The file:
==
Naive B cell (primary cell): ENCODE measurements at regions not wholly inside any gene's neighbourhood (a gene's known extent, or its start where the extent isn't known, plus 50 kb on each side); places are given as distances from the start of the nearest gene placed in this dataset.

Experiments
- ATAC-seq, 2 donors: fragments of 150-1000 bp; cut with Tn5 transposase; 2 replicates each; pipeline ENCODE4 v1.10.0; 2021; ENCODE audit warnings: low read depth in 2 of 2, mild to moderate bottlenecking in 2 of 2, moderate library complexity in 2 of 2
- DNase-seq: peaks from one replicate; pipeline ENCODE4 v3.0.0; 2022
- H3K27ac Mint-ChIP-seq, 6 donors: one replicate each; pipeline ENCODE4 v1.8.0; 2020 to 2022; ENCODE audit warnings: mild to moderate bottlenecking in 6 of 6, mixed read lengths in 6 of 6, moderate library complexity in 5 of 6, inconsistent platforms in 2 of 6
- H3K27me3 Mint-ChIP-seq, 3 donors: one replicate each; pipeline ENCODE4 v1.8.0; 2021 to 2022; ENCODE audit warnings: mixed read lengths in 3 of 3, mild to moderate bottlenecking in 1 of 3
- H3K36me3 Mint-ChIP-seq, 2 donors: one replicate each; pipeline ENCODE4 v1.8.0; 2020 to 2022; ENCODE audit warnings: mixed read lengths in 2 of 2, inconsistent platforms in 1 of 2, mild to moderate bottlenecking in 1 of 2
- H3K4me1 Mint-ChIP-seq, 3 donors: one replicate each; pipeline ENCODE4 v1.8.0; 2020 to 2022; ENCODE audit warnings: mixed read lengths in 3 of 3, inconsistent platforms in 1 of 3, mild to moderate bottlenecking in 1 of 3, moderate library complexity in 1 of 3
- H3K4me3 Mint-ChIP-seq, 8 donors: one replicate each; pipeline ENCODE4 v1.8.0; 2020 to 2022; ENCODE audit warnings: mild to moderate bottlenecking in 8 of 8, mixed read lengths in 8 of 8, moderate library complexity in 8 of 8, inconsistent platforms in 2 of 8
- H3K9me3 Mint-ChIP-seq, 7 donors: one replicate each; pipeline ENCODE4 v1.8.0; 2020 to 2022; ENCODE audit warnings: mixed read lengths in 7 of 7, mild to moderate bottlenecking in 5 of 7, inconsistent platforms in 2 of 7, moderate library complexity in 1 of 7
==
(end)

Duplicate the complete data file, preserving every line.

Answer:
Naive B cell (primary cell): ENCODE measurements at regions not wholly inside any gene's neighbourhood (a gene's known extent, or its start where the extent isn't known, plus 50 kb on each side); places are given as distances from the start of the nearest gene placed in this dataset.

Experiments
- ATAC-seq, 2 donors: fragments of 150-1000 bp; cut with Tn5 transposase; 2 replicates each; pipeline ENCODE4 v1.10.0; 2021; ENCODE audit warnings: low read depth in 2 of 2, mild to moderate bottlenecking in 2 of 2, moderate library complexity in 2 of 2
- DNase-seq: peaks from one replicate; pipeline ENCODE4 v3.0.0; 2022
- H3K27ac Mint-ChIP-seq, 6 donors: one replicate each; pipeline ENCODE4 v1.8.0; 2020 to 2022; ENCODE audit warnings: mild to moderate bottlenecking in 6 of 6, mixed read lengths in 6 of 6, moderate library complexity in 5 of 6, inconsistent platforms in 2 of 6
- H3K27me3 Mint-ChIP-seq, 3 donors: one replicate each; pipeline ENCODE4 v1.8.0; 2021 to 2022; ENCODE audit warnings: mixed read lengths in 3 of 3, mild to moderate bottlenecking in 1 of 3
- H3K36me3 Mint-ChIP-seq, 2 donors: one replicate each; pipeline ENCODE4 v1.8.0; 2020 to 2022; ENCODE audit warnings: mixed read lengths in 2 of 2, inconsistent platforms in 1 of 2, mild to moderate bottlenecking in 1 of 2
- H3K4me1 Mint-ChIP-seq, 3 donors: one replicate each; pipeline ENCODE4 v1.8.0; 2020 to 2022; ENCODE audit warnings: mixed read lengths in 3 of 3, inconsistent platforms in 1 of 3, mild to moderate bottlenecking in 1 of 3, moderate library complexity in 1 of 3
- H3K4me3 Mint-ChIP-seq, 8 donors: one replicate each; pipeline ENCODE4 v1.8.0; 2020 to 2022; ENCODE audit warnings: mild to moderate bottlenecking in 8 of 8, mixed read lengths in 8 of 8, moderate library complexity in 8 of 8, inconsistent platforms in 2 of 8
- H3K9me3 Mint-ChIP-seq, 7 donors: one replicate each; pipeline ENCODE4 v1.8.0; 2020 to 2022; ENCODE audit warnings: mixed read lengths in 7 of 7, mild to moderate bottlenecking in 5 of 7, inconsistent platforms in 2 of 7, moderate library complexity in 1 of 7